Perhaps it was me, but I sensed a smidgen of negativity towards my review of Avengers: Infinity War. Like, just featuring Rocket Raccoon on the poster (he's in there somewhere, I'm sure) just wasn't enough for some of you. To be fair, if Infinity War ends up winning the Ursa Major Award for Best Anthropomorphic Motion Picture, as billion dollar box office blockbusters from Disney are known to do, well, that would be both bad and also probably completely my fault, so preemptive apologies if it does!
Now I'm reviewing another Marvel movie with a supporting character who's totally furry, but that's about it. In this case, it's Spider-Man: Into the Spider-Verse and that character is Peter Porker, the Spectacular Spider-Ham (voiced by John Mulaney), an anthropomorphic spider (bitten by a radioactive pig, see). On one hand, despite being a part of a much larger cast, I feel Rocket got a slightly bigger role in his movie. He has his own subplot with a bit of an arc to it, while Peter Porker is basically just another member of the team; the movie's focus is on other teammates.
On the other hand, Spider-Ham is part of a much smaller ensemble, so though his role is smaller, his screentime is bigger, and though the movie focuses more on the three versions of Spider-Man that are the most "normal" (Miles Morales, Peter Parker and Gwen Stacy) rather than the "gimmicky" characters (Spider-Man Noir, Peni Parker and Spider-Ham), Spider-Ham gets the most attention of that trio, being the last of the three to leave and the one who gets the stand-out action beat (as well as being just a scene-stealer in general).
And on the gripping hand, Spider-Man: Into the Spider-Verse is just a way better movie than Avengers: Infinity War.
The story follows Miles Morales (voiced by Shameik Moore), a normal kid who also happens to be a talented graffiti artist, a calling not exactly looked upon enthusiastically by his cop father (voiced by Brian Tyree Henry). His uncle (Mahershala Ali) is more supportive, taking him to an abandoned subway tunnel that he can tag in peace, other than a few spiders. You can guess how that turns out.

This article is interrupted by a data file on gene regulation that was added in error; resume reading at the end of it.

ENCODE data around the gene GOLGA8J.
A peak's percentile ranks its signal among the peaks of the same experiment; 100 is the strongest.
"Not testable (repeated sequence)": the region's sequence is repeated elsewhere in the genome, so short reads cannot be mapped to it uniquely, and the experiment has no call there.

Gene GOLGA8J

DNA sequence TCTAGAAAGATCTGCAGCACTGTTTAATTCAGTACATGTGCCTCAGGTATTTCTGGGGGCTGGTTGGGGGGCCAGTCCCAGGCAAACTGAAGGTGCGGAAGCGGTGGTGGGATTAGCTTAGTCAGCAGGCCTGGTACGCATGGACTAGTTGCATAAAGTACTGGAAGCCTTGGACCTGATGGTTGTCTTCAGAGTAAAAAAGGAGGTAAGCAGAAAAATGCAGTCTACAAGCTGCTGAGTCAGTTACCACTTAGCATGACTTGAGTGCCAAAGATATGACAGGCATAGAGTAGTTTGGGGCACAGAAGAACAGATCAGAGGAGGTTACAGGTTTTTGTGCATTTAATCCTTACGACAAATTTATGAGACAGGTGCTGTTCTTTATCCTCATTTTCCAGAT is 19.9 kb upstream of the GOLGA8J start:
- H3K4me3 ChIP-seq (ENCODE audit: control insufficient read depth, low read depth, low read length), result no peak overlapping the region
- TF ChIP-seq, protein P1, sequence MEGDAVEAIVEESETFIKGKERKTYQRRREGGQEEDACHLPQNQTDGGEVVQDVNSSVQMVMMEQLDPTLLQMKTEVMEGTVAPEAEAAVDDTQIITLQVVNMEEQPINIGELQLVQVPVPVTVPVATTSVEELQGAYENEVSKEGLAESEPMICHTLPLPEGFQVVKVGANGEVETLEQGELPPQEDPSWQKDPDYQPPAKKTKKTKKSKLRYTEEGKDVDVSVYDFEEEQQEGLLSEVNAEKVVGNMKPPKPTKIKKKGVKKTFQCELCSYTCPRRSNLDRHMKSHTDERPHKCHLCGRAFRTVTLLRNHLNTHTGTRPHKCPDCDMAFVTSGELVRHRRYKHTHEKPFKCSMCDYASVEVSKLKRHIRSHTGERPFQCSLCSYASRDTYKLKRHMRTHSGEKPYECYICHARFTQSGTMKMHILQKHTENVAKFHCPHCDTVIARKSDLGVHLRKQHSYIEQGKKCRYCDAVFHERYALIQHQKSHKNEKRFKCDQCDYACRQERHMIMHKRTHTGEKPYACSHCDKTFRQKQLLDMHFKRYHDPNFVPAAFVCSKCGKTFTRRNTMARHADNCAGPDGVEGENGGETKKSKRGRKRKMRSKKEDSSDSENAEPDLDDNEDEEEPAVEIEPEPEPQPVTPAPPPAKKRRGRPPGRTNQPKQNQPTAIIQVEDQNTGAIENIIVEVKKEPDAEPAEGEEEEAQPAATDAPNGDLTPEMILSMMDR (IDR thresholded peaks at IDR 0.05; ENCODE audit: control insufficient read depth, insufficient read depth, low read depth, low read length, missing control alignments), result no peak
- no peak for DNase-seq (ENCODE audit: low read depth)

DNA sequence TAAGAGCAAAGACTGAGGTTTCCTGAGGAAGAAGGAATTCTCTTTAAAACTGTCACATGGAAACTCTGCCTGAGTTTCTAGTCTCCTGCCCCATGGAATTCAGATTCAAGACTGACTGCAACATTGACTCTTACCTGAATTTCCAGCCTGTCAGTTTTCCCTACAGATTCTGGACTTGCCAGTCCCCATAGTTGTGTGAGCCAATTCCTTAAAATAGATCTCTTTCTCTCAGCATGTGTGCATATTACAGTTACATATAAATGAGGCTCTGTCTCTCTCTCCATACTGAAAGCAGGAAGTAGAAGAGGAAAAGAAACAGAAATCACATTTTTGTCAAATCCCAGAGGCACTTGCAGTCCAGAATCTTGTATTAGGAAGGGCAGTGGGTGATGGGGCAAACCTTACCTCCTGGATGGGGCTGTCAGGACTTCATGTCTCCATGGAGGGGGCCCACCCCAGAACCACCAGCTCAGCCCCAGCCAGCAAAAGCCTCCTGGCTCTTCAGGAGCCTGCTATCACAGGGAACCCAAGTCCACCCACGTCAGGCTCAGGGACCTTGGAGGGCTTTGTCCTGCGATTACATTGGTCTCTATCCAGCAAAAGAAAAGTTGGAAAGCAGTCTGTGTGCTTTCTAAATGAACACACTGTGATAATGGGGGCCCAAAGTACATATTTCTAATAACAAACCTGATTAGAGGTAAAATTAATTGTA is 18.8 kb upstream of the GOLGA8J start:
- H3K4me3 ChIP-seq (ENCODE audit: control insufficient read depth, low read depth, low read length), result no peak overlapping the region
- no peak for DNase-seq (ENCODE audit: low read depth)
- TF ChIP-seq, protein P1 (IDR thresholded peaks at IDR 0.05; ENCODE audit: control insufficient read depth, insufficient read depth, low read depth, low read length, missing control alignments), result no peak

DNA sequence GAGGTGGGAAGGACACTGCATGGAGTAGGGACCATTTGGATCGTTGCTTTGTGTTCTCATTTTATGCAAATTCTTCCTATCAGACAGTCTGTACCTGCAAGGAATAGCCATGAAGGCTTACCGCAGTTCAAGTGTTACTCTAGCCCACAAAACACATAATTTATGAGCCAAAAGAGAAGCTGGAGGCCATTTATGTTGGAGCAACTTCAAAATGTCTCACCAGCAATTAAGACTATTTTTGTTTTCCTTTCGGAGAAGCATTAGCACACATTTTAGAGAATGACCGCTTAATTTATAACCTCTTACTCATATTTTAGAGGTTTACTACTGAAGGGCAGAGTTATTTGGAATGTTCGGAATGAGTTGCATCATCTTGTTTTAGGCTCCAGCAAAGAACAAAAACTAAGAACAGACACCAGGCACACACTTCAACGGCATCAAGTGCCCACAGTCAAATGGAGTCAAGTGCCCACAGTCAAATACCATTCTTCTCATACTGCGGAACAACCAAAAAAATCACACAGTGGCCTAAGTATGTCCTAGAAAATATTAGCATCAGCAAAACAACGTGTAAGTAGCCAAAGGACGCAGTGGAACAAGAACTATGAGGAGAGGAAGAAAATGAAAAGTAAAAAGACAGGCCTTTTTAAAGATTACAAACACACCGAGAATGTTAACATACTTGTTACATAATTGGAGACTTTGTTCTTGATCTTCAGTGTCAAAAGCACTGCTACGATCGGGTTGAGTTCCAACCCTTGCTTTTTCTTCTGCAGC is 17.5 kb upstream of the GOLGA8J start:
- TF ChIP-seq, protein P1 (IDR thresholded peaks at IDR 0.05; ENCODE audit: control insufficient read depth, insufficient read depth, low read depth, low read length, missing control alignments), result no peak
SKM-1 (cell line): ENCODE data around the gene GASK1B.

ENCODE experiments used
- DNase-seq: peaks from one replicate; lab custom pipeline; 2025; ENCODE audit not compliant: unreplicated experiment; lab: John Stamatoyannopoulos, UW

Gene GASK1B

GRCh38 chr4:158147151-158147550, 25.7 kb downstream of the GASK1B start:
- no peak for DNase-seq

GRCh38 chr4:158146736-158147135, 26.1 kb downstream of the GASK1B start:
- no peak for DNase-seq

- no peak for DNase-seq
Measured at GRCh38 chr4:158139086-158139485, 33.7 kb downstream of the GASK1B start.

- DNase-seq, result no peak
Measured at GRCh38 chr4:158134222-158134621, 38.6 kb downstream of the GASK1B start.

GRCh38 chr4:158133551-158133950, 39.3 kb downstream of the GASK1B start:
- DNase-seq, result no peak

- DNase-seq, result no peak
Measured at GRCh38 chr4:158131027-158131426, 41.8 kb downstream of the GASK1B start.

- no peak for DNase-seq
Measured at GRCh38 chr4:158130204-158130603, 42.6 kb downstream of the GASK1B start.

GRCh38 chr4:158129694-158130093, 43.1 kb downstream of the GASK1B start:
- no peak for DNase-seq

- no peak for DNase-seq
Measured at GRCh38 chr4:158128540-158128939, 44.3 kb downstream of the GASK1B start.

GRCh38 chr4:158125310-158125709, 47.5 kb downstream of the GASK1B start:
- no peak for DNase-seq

Meanwhile, in the very same tunnels, the villainous Kingpin (voiced by Liev Schreiber), is battling the movie's version of the original Ultimate Spider-Man (voiced by Chris Pine), which does not go well for either Kingpin or this version of Peter Parker. Kingpin was trying to bring alternate universes together, and instead only ended up bringing five alternate versions of Spider-Man to this universe. These five team up with Miles in order to return to their own universes, as well as stop Kingpin's plan, which will almost certainly destroy the multiverse if allowed to continue.
The plot is pretty standard superhero stuff; the more experienced Peter Parker (voiced by Jake Johnson) admits as much at multiple points. Where the movie really takes off is that it uses animation to differentiate its characters and their original universes. Spider-Man Noir (voiced by Nicolas Cage) is black-and-white only, while Peter Porker is animated in a more cartoon-ish style. It makes a very valid argument that maybe we should just do all these superhero movies animated, because it allows the look of the movie to be both much more "comic book" like, and allows the already pretty impractical to film things happening on-screen to be just that much more impractical.
Peni Parker (voiced by Kimiko Glenn), who is given an anime-esque style, deserves a bit more explanation, as she's probably the most divergent character from the prototypical Spider-Man. Peter is the standard Spider-Man, Miles, Gwen and even Noir are pretty standard What If? characters, and funny animal superhero parodies are a dime a dozen. But Peni is actually psychically connected with the spider that bit her. Together, they fight crime! Technically, this spider is a little bit anthropomorphic as well; he spends most of the movie in the spider-like mecha he and Peni pilot, SP//dr, but you get to see him near the end.
I have to confess, I'm not the biggest fan of Spider-Man. I just never liked the character much either in comics or cartoons, and I have to say that I find the aura of awe that some people seem to want to confer to the first two Sam Raimi Spider-Man movies a bit perplexing. I liked the third, which Spider-Verse goes out of its way to make fun of, because it ended. So, me saying this is the best of the Spider-Mans is maybe not the greatest recommendation. However, it really is.